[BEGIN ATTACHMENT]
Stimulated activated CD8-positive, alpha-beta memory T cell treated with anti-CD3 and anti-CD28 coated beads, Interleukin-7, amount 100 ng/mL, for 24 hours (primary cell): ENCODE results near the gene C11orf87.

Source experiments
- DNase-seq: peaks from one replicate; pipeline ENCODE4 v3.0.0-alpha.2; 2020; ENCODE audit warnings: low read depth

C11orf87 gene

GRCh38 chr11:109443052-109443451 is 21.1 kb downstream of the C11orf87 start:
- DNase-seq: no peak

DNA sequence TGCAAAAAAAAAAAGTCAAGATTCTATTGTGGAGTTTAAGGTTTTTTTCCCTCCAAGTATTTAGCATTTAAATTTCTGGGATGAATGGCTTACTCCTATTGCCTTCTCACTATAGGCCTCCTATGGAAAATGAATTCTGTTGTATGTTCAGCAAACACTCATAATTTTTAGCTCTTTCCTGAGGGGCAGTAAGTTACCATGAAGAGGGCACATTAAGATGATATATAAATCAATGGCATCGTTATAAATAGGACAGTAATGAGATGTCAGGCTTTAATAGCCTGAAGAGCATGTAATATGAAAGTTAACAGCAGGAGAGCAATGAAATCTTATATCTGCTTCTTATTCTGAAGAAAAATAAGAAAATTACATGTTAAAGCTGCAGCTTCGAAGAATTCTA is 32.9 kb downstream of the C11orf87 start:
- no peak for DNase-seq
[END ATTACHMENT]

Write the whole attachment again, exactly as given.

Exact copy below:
Stimulated activated CD8-positive, alpha-beta memory T cell treated with anti-CD3 and anti-CD28 coated beads, Interleukin-7, amount 100 ng/mL, for 24 hours (primary cell): ENCODE results near the gene C11orf87.

Source experiments
- DNase-seq: peaks from one replicate; pipeline ENCODE4 v3.0.0-alpha.2; 2020; ENCODE audit warnings: low read depth

C11orf87 gene

GRCh38 chr11:109443052-109443451 is 21.1 kb downstream of the C11orf87 start:
- DNase-seq: no peak

DNA sequence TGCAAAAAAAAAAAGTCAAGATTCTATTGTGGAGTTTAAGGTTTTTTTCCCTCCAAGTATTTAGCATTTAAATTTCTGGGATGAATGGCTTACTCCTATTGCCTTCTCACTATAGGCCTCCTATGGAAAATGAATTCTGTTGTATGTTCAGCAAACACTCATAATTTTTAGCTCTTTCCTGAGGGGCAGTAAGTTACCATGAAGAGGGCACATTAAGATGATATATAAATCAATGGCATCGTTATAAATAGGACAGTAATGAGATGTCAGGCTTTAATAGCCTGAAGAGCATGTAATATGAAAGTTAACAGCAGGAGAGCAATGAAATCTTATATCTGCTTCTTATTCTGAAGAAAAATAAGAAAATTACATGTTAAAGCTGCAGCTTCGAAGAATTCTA is 32.9 kb downstream of the C11orf87 start:
- no peak for DNase-seq